Forest Defenders Conference
Highlighting risks, developing strategies and support for defenders on the front lines
21st–22nd June 2017, Oxford, UK
KEYNOTE SPEAKER: John Knox, UN Special Rapporteur for Human Rights and the Environment
As global and national companies pursue the short-term and unsustainable exploitation of natural resources, competition over land, forests and raw materials is increasingly fierce. Forests are disappearing, but across the world people resist these changes, in order to defend their sovereignty and to protect the natural environment. The risks they face continue to rise. How can we better understand the reality of the dangers, and the barriers that prevent defenders from accessing support?
In June 2017, N1M, hosted the inaugural Forest Defenders Conference with Oxford University. Opening with Laura Zuñiga Cáceres', hopeful, powerful message to her mother, indigenous leader, Berta Cáceres, who was murdered in 2016 — 'We are going to Triumph' — Laura voiced the struggle to defend Honduras' land, rivers and forest.
From that perspective, we dedicated ourselves to working through the detail of how and where violence is enacted against environmental human right defenders and to begin the process of finding solutions.
Highly strategic plans and actions, that seek to directly mitigate the horrific violence enacted upon defenders are imperative.
The 2017 conference brought together frontline environmental defenders with security specialists, lawyers, the UN Special Rapporteur for Human Rights and the Environment, international NGOs, human rights groups, academics and environmental organisations.
We heard first-hand from frontline, at risk defenders their needs, the dangers and challenges they face in their work to protect the environment, and working in diverse focus groups, we identified top priorities to improve the security of environmental defenders at risk.
Using a SWOT analysis (Strengths / Weaknesses / Opportunities / Threats) – eight groups led by frontline defenders from Brazil, Honduras, Guinea-Bissau, Nigeria, Turkey, the UK, and Cambodia identifed priorities for action.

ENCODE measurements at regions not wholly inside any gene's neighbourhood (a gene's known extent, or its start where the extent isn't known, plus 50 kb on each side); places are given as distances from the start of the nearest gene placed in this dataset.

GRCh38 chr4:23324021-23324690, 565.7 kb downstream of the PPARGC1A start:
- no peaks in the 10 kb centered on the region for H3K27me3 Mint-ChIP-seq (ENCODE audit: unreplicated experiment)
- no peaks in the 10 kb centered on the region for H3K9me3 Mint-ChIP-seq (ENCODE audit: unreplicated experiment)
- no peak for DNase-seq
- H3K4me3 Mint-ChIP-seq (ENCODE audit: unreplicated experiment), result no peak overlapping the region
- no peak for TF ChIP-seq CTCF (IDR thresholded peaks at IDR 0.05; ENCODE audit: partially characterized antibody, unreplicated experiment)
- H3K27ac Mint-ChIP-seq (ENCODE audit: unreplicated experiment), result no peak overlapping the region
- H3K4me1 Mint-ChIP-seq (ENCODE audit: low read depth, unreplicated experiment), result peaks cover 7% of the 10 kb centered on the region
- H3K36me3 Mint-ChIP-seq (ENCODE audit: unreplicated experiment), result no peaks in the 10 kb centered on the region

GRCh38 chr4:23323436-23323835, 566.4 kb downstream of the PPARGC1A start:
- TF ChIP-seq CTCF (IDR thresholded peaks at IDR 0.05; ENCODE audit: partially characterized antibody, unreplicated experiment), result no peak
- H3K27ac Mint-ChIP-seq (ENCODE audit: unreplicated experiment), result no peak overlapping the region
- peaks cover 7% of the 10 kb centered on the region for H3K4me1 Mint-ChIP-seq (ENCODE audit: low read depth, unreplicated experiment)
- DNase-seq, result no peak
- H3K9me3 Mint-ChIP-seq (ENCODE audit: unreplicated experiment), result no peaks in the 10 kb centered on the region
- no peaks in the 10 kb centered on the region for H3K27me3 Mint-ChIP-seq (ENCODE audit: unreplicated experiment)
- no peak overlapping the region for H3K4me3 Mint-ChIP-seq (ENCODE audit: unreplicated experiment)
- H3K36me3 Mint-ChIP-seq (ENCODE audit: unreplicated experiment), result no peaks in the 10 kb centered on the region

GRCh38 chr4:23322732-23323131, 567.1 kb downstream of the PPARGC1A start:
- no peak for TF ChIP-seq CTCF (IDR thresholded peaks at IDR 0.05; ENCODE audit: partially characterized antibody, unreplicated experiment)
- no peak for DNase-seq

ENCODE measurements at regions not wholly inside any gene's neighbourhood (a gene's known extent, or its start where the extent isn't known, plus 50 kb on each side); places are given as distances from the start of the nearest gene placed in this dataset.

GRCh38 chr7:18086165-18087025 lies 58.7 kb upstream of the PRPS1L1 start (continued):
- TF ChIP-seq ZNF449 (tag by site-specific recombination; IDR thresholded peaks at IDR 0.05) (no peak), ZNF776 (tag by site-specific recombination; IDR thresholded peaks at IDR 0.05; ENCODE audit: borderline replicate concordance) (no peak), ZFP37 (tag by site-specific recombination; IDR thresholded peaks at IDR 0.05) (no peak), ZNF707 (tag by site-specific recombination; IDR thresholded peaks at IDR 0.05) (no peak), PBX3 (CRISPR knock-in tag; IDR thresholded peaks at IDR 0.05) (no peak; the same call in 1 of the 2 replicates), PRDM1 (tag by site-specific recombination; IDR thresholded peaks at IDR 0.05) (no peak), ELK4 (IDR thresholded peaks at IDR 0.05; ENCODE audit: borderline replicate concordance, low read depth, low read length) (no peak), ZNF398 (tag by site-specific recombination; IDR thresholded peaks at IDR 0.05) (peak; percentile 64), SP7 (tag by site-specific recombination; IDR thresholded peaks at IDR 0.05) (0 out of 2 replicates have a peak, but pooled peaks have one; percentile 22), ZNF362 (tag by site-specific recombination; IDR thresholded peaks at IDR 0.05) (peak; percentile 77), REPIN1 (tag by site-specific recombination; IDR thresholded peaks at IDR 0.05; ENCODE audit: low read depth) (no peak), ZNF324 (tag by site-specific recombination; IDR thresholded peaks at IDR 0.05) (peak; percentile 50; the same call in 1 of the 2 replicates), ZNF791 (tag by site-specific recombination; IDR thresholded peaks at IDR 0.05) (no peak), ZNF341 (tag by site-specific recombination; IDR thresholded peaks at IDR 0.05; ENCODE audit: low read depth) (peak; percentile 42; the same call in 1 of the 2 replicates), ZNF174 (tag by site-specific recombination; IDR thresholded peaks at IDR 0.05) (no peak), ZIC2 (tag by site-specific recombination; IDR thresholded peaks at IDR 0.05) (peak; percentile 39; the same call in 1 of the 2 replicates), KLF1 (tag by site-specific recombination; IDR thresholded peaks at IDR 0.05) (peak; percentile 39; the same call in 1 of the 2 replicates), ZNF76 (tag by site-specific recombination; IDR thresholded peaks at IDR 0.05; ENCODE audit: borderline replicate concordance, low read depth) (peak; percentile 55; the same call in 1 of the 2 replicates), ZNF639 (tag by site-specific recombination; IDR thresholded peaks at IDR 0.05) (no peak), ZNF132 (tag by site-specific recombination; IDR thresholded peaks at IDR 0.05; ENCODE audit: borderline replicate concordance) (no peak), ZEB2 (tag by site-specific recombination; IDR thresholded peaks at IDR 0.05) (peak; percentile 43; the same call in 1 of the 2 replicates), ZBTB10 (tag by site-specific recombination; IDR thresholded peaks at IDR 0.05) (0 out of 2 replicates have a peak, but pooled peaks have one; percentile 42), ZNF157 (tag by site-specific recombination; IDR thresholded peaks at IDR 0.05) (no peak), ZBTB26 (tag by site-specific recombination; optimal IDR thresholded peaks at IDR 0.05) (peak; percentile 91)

These priorities are:
- Addressing the disconnect between environmental defenders and sources of support (Cambodia)
- The non-independence of the courts and lack of access to justice / weak rule of law (Cambodia, Nigeria)
- Overcoming the difficulty of frontline environmental groups to act proactively when constantly reacting to external threats and pressures (Turkey)
- The need for in-place physical security support (Brazil)
- Combating the marginalisation of communities who face discrimination and are therefore under-informed and under-resourced (Nigeria)
- Strength of the local opposition to environmentally destructive projects (Nigeria)
- International mobilisation and leverage is a key opportunity (Nigeria)
- Courage, strength and solidarity of environmental defenders is a key strength (Several groups: Cambodia, Brazil, Turkey)
- Respect for indigenous and community rights, land rights, Free Prior and Informed Consent (Honduras)
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SUMMARY SCHEDULE – Day 1
20th June 2017
The Tanner Room
Linacre College, Oxford
|17.30||John Knox, UN Special Rapporteur on Human Rights and the Environment, ‘Global Threats to Environmental Human Rights Defenders’|
SUMMARY SCHEDULE – Day 2
21st June 2017
St Hugh’s College Oxford
Reading by Laura Zúñiga Cáceres
John Knox, UN Special Rapporteur on Human Rights and the Environment
George Monbiot, The Guardian - on neoliberalism and the drivers of environmental conflict
|09:30||Questions & discussion|
|Session 1||Presentations from front line forest and environmental defenders on the risks and challenges they face|
|09:40||Ouch Leng – Cambodian Human Rights Task Force (CHRTF) and front line forest defender, Cambodia, Winner of the Goldman Prize for Asia 2016|
|09:55||Laura Zúñiga Cáceres – COPINH, indigenous Honduran campaigner and daughter of Berta Cáceres|
|10:10||Justino Sá – Founder of Our Resources, forest defender and Principal Legal Advisor for the National Assembly of Guinea-Bissau|
|10:25||Claudelice Silva dos Santos – Forest defender, Pará, Brazil, sister of murdered forest activists José Cláudio Ribeiro da Silva and Maria do Espírito Santo|
|10:40||Questions and Discussion Session - Panel Host: Dr. Constance McDermott – Senior Fellow in Forest Governance and Leader of Ecosystems Governance Group, University of Oxford|